This new examination of the Republic begins with questions ignored by most students of this famous and much-studied dialogue. Why is Plato's most extensive portrait of philosophy pervaded with the language and imagery of war? Why is a discussion supposedly about justice almost entirely about how to educate natural warriors? Why must the philosopher-kings of Kallipolis be first of all 'champions of war'? Why is the supposedly 'feminine drama' of Book Five preoccupied with war? The pursuit of questions such as these brings Craig to an understanding of Plato's teaching about justice, philosophy, and politics that differs radically from what is generally held today.
The search for why the Republic's philosophers come from the ranks of 'war lovers' leads Craig to reassess the relation between the `city in logos' and timocracy (the regime openly dedicated to war), and this reassessment in turn brings a new perspective on Plato's political thought in general. Similarly, analysis of the timocratic man leads to a deeper understanding of the psychology on which the whole dialogue is based, especially its teaching about justice and its treatment of love. Following the dialogue's hint that language provides the `tracks' of ideas, Craig compares the four distinct kinds of love that figure in the dialogue, and thereby helps clarify several puzzling issues, not the least of which is the strange kinship between the philosopher and the tyrant. And through examining the peculiar problems posed by what he argues are two distinct kinds of timocrats - exemplified by Glaukon and Adeimantos - Craig illuminates the rationale underlying both educational schemes sketched in the dialogue: the political one of Books Two and Three and the pre-philosophical one of Book Seven. One chapter explores the analogical and allegorical dimensions of Book Five, as well as its actual political implications; there Craig offers clarification of the contemporary debate about sex roles.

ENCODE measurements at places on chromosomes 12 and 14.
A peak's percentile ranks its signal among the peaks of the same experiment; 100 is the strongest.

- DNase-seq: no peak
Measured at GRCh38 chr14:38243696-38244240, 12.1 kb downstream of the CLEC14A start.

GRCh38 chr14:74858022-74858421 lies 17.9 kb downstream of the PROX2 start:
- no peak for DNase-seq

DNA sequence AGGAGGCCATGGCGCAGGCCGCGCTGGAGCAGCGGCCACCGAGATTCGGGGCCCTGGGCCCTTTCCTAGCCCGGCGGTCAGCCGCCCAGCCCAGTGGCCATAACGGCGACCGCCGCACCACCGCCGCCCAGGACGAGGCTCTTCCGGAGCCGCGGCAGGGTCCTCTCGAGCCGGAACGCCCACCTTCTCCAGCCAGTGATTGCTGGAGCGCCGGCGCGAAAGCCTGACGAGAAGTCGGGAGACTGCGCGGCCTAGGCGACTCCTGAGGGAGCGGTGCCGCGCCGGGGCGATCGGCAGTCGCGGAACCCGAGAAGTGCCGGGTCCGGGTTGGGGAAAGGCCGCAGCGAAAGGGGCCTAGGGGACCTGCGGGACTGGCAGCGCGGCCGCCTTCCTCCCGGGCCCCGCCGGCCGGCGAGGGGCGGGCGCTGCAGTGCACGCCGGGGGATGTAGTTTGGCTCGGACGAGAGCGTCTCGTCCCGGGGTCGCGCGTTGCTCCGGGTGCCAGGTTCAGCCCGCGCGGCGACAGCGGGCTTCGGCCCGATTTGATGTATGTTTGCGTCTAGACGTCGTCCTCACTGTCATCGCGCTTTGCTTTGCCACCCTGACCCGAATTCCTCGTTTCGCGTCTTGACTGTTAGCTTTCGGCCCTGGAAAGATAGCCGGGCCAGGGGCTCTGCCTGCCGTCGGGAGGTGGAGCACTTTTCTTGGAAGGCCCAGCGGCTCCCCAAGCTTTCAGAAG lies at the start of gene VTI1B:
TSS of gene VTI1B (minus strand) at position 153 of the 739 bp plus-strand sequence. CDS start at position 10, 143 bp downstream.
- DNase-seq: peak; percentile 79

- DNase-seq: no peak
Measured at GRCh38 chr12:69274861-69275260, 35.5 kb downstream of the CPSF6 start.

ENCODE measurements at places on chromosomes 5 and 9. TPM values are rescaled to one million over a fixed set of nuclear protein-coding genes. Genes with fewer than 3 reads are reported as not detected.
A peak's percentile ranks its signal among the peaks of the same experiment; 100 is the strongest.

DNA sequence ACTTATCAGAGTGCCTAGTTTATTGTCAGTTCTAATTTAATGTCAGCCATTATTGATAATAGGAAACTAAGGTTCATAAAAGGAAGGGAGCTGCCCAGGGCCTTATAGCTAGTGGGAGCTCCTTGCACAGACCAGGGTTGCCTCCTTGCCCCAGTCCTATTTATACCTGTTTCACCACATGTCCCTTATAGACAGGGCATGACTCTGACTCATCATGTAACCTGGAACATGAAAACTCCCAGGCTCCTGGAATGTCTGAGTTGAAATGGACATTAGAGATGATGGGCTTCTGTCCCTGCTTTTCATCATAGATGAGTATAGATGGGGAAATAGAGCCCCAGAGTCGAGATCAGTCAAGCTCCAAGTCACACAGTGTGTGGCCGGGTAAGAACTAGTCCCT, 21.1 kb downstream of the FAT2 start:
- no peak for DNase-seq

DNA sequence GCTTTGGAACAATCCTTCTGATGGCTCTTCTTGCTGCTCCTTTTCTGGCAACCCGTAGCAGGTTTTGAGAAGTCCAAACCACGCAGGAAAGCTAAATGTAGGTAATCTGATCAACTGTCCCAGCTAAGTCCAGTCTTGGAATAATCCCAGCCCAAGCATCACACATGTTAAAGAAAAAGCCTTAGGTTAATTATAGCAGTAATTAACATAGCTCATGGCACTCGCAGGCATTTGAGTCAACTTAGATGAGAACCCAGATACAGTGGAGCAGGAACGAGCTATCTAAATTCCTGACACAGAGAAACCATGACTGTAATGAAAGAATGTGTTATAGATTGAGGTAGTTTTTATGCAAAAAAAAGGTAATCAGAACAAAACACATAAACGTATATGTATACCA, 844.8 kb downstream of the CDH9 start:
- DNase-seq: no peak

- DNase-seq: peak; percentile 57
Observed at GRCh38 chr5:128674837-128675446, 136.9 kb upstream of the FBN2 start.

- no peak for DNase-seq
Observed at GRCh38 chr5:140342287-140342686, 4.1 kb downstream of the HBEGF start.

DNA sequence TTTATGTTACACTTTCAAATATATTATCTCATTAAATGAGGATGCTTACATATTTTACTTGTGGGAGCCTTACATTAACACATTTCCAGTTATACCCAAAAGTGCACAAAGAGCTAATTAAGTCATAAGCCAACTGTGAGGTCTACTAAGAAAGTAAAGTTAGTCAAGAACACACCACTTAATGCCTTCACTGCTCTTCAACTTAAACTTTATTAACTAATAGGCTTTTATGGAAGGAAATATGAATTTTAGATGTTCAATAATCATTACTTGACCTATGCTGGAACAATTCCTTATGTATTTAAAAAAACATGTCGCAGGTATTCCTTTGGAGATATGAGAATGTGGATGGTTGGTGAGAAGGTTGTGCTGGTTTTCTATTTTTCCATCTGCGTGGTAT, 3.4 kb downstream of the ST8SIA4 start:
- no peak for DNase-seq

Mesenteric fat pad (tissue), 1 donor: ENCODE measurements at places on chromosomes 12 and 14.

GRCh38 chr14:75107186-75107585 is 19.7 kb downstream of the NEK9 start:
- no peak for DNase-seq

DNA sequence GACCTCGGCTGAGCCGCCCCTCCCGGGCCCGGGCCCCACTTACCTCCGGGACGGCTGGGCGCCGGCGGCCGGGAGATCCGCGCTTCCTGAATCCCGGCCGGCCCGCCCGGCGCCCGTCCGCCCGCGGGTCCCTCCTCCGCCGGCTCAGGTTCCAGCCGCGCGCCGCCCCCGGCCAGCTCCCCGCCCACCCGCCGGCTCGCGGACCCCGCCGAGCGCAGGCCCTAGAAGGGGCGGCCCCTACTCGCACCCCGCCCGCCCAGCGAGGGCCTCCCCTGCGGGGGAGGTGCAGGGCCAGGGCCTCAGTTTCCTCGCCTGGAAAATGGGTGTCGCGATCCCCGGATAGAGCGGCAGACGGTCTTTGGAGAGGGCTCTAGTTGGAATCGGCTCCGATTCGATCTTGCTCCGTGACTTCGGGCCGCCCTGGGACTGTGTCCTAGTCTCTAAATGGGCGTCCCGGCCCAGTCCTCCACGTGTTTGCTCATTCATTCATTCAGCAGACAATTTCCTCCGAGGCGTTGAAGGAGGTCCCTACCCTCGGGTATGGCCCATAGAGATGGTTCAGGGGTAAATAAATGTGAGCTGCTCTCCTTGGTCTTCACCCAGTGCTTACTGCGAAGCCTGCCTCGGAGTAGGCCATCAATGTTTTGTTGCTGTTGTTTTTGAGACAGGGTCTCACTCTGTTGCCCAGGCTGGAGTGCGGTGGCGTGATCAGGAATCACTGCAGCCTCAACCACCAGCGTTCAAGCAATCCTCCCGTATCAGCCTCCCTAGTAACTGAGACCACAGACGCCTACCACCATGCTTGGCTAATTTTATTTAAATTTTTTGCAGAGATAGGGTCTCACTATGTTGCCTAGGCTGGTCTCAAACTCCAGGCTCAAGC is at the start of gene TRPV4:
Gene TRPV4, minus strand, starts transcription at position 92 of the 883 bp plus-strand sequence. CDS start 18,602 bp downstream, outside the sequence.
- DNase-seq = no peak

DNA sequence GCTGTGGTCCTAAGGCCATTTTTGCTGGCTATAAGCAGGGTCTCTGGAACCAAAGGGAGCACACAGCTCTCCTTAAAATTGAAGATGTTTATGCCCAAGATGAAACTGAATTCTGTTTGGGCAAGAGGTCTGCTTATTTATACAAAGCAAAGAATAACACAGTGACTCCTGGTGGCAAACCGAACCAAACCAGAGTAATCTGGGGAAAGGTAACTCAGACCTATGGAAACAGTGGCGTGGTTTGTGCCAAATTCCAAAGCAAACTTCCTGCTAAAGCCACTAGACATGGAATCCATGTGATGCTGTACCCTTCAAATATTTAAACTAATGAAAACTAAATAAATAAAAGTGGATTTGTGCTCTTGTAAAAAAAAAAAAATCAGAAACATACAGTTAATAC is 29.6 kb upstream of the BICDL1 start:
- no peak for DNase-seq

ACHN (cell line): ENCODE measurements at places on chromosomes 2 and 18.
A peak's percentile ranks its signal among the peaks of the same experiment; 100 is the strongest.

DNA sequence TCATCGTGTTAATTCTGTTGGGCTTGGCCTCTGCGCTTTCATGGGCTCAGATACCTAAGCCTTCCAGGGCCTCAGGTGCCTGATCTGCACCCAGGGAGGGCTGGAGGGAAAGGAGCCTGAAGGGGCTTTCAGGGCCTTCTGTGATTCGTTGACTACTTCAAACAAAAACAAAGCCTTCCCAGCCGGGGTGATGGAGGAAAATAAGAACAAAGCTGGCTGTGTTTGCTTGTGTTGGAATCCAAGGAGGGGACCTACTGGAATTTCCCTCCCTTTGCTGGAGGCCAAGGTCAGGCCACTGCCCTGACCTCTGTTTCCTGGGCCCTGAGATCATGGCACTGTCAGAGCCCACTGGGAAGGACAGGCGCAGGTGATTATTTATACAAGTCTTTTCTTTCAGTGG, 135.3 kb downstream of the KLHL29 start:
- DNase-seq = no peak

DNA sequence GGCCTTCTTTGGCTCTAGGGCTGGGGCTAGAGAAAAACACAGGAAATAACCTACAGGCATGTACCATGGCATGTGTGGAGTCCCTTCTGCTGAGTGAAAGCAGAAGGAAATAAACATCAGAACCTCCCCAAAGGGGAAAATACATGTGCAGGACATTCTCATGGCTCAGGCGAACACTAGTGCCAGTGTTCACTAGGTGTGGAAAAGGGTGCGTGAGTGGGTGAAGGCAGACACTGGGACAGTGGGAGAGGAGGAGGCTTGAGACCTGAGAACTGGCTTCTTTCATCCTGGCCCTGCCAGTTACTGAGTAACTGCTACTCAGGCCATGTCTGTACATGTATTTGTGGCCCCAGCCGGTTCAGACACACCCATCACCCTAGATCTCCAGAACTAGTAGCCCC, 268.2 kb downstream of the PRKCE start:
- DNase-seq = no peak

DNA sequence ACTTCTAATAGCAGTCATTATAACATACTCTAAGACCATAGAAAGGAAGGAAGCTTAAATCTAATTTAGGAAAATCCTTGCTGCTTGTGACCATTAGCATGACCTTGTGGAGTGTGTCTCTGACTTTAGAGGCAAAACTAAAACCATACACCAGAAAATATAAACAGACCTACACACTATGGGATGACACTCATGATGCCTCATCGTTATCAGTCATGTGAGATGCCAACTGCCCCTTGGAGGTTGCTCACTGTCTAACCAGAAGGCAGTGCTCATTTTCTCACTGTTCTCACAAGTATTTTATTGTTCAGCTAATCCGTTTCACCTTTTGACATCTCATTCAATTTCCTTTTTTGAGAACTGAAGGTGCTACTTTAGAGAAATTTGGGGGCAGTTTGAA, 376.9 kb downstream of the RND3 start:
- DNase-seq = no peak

In bringing the Republic vividly to life, Craig shows that Plato's ideas on virtually all questions of permanent interest to human beings provide a corrective to views now in vogue. The War Lover is thus as much a commentary on contemporary intellectual and political life as it is a challenging new interpretation of an ancient text.
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'It is not easy to write a book on Plato's Republic that is both good and original. Over the centuries, the Republic has become one of the most commented upon of philosophic classics, and has attracted the interpretive efforts of some of the keenest philosophic minds. The book is of such scope and complexity that drawing together the threads of its widely branching arguments becomes a challenging task. The achievement in The War Lover is thus remarkable. In what is obviously the fruit of years of patient and careful study of Plato's dialogue, Leon Craig, a professor of political science at the University of Alberta, has produced one of the best book-length studies of the Republic, as well as one that sets forth a distinctive and controversial interpretation.'
'This is a remarkable piece of scholarship. There is no question that Professor Craig has made an enormous contribution to our understanding of Plato. I would rank this manuscript at the very top of all commentaries on the Republic published in the past twenty years.'From the Back Cover:
'Exciting, readable and thought provoking...This is an essential book for every serious student of Plato, for anyone teaching the Republic, and for every library.'--C.E. Butterworth, Choice
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